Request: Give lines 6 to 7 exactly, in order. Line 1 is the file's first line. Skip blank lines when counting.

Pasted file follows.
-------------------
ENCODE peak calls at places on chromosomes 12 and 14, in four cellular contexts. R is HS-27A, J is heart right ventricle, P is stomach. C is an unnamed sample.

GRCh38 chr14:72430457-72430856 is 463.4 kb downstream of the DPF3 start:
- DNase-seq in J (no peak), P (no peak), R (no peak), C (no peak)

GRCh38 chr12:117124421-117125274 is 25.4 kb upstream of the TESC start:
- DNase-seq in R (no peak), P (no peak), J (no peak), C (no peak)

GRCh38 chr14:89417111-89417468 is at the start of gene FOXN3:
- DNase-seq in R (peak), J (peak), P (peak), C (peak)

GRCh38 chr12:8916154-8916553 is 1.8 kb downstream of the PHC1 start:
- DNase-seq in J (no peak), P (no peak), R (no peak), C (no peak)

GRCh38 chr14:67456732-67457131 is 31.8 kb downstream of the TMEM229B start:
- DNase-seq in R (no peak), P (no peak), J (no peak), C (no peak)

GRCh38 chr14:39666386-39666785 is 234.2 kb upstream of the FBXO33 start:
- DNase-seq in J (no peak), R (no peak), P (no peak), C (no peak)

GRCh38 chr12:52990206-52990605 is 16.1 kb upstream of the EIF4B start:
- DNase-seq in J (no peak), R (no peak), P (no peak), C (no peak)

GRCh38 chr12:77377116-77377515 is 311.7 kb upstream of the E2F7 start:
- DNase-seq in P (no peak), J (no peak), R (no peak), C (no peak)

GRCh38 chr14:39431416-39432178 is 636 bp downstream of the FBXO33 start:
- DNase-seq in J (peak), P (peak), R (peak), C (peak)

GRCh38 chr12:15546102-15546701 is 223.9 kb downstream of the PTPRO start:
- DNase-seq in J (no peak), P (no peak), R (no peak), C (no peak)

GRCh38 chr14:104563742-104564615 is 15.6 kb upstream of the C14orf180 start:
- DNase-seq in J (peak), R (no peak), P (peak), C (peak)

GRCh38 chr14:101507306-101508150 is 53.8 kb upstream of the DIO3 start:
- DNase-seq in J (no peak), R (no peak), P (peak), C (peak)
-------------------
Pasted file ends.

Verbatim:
GRCh38 chr14:89417111-89417468 is at the start of gene FOXN3:
- DNase-seq in R (peak), J (peak), P (peak), C (peak)